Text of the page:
Adams also endorsed Wayne Parnell as South Africa A-player and captain. He said Parnell has thrown his hat into the national ring for a test recall not only due to his left-arm swing variation which will provide assistance for off-spinners like his Cape Cobras’ colleague Piedt, but also due to his improved batting prowess.

The South Africa A team is currently in Zimbabwe and will also tour Australia shortly. Piedt, Parnell, Stiaan van Zyl, Omphile Ramela, Dane Vilas and Vernon Philander are the Cape Cobras’ players in the squad.

Parnell averaged 48.14 during the Sunfoil Series, and slammed 111, his first first-class century, in a match against the VKB Knights last season.

As a bowler, he captured 23 wickets in five matches with his 7-51 a standout-feature.

Adams said Philander is obviously also in the South Afriqueue as a possible all-rounder at number seven, although he is equipped to operate with the new ball.

Philander has averaged 28.55 at test level since his match-winning performance at Lord’s for South Africa in 2012. He averaged 51 with the bat against Australia in the 2013/2014-series in white uniform.

Adams said Philander will be focused on just continuing his rehabilitation and return to bowling fitness in the four-day matches in Australia A.

Philander nipped out five wickets in two matches for the Cape Cobras at the back-end of the Sunfoil Series in 2015/2015.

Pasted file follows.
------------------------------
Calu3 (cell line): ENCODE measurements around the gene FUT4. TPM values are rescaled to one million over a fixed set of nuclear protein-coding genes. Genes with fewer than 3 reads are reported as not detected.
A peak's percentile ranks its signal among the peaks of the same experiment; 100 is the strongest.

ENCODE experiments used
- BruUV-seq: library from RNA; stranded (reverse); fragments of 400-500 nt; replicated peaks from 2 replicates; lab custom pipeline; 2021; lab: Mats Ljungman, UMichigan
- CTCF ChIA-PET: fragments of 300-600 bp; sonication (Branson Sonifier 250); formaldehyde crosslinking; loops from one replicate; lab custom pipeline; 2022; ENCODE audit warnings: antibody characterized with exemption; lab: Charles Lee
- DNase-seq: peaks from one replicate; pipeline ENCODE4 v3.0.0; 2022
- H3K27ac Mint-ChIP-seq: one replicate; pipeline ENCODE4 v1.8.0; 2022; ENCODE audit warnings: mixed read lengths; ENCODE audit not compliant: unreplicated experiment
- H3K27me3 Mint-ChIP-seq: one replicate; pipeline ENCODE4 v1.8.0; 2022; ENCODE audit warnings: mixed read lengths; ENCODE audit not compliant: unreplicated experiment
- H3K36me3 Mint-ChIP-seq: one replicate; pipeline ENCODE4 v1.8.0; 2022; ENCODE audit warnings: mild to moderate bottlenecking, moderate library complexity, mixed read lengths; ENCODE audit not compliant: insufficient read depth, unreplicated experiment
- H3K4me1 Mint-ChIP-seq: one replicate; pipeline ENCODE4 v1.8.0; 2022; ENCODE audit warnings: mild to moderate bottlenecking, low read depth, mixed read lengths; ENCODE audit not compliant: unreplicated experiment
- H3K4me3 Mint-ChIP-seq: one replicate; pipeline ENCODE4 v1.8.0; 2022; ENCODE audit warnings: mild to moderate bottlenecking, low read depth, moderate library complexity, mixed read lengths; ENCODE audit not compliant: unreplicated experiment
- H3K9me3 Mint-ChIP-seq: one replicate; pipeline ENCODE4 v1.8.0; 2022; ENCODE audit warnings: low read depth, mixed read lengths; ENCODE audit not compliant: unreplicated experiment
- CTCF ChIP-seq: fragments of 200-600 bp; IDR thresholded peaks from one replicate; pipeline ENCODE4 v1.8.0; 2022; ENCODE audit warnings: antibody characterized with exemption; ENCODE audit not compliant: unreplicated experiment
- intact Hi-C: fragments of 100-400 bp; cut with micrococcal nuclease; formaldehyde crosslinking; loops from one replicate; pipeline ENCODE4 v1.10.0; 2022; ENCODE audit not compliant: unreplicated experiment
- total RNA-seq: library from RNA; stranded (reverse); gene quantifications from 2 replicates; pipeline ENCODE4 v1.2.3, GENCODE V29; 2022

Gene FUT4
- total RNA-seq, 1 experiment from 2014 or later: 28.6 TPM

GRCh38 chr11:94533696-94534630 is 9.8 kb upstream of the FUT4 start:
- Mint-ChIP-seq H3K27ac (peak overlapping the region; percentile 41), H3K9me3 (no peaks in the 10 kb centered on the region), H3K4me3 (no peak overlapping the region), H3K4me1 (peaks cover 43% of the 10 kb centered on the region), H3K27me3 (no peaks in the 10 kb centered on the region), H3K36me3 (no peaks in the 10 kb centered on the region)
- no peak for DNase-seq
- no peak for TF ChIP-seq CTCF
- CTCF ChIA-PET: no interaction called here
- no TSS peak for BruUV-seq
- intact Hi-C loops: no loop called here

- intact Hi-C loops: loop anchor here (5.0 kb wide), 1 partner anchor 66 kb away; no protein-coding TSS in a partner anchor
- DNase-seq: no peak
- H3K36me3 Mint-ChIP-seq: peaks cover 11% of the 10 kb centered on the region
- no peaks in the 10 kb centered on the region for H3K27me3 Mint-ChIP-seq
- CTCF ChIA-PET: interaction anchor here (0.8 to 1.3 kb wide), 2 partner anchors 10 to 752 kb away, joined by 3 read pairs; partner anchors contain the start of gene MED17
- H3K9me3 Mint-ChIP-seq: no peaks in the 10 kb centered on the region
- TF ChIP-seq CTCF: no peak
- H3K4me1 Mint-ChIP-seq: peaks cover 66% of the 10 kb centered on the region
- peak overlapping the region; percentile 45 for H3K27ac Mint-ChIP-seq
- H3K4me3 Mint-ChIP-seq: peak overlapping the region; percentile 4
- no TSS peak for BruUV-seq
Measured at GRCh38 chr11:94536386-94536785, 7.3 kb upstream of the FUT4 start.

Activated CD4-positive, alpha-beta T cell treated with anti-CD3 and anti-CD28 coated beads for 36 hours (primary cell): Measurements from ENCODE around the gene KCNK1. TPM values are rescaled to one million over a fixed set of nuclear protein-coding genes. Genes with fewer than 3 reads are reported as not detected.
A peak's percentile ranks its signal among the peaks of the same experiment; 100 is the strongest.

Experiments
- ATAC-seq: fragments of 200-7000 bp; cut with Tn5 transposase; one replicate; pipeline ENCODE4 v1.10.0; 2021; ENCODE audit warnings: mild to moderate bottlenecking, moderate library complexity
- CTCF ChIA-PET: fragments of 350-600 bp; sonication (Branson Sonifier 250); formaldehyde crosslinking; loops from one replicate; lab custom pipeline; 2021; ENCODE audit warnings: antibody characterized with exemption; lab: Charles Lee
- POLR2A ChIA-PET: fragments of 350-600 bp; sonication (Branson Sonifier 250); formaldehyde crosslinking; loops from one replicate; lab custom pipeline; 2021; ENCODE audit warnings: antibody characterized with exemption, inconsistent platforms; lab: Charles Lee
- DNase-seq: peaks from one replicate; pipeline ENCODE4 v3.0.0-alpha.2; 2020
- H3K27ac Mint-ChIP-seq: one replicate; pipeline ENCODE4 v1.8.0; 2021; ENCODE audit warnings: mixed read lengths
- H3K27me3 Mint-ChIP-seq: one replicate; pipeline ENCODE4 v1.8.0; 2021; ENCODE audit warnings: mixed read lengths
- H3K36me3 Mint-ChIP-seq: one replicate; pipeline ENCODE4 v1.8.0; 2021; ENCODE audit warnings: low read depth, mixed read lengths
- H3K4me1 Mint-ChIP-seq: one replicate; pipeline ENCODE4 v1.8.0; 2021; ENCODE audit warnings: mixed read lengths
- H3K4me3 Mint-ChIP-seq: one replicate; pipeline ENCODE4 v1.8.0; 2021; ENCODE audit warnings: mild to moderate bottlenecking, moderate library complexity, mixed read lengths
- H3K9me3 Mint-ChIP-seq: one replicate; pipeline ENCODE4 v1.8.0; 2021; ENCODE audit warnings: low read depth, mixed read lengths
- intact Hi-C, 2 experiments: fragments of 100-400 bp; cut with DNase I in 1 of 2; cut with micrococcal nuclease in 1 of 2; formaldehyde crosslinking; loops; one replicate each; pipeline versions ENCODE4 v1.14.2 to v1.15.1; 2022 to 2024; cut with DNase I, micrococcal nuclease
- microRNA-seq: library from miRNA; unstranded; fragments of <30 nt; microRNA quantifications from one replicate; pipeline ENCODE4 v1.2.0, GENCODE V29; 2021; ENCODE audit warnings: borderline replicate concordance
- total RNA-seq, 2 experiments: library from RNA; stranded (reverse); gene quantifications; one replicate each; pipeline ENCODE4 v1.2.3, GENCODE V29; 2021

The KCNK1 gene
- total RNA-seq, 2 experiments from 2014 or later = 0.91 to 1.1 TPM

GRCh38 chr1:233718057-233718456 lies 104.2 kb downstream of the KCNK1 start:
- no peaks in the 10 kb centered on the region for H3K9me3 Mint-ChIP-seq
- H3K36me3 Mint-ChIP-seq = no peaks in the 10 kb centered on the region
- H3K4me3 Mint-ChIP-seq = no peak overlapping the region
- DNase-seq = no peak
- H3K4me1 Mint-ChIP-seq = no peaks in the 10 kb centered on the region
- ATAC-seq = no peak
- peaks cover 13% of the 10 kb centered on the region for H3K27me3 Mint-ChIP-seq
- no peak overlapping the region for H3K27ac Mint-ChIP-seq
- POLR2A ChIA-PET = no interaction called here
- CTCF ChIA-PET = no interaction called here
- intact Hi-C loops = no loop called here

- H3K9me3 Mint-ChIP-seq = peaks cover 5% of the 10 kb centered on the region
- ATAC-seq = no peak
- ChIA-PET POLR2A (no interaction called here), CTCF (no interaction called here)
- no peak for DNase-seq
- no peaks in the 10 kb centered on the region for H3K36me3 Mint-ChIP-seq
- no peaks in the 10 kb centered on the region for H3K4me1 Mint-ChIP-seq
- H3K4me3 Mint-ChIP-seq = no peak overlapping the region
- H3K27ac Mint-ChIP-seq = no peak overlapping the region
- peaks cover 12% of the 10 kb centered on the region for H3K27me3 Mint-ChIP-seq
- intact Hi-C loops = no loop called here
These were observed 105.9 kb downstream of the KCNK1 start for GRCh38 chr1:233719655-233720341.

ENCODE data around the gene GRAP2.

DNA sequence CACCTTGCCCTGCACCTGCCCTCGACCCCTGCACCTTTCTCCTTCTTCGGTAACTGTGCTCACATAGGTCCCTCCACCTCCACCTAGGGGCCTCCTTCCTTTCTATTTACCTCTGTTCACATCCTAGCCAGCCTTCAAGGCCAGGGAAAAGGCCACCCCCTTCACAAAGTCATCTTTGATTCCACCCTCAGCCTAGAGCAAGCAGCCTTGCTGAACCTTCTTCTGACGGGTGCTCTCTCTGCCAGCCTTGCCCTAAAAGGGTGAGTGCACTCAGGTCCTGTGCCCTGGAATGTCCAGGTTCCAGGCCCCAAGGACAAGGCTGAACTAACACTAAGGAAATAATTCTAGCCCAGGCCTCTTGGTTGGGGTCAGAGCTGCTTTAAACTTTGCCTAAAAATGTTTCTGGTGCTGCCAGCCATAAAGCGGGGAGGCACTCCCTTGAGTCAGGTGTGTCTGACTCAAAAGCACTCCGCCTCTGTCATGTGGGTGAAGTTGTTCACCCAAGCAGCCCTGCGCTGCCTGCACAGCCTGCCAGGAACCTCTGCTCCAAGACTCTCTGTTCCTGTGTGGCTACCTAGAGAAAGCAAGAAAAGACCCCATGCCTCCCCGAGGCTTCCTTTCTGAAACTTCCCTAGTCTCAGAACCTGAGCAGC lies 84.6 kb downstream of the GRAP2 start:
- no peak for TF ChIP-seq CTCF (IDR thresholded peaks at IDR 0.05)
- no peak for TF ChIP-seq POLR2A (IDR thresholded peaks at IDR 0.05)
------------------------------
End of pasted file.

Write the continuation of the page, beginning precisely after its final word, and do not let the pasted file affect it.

Adams emphasized the importance of Van Zyl reclaiming that mental edge and sharpness in order to force his way back into national contention. He lost confidence after being dropped from the national team.

Yet that does not deter from his class. Van Zyl has been a classy presence in the Cape Cobras’ top-order since 2007. Few fans will forget his 933 four-day runs in the 2013/2014-season, or his maiden test century in his first appearance for South Africa at SuperSport Park in December 2014.

Ramela struck a century on debut for South Africa A. “Yeah, I think the focus will be for Omphile to continue his consistency and run-scoring feats at that level,” Adams remarked.

Taking intensive individual training to the next level has been the shared motto of the Cape Cobras coach, Paul Adams, the strength and conditioning coach, Sherman Baatjes, and the Cape Cobras squad.

Baatjes has also expressed the view that the fitness, strength and conditioning of the Cape Cobras must be at a level above the required Cricket South Africa (CSA) standard for professional players.

He said he was indebted to the chief executive officer of the Western Province Cricket Association (WPCA) that the indoor centre at PPC Newlands has been revamped and modified the past 18 months so that not a single day of scheduled training was lost due to the winter rain the past month.

Baatjes said every player has been screened and the training squad has done preventative rehabilitation sessions in order to ensure that niggles and injury don’t reoccur.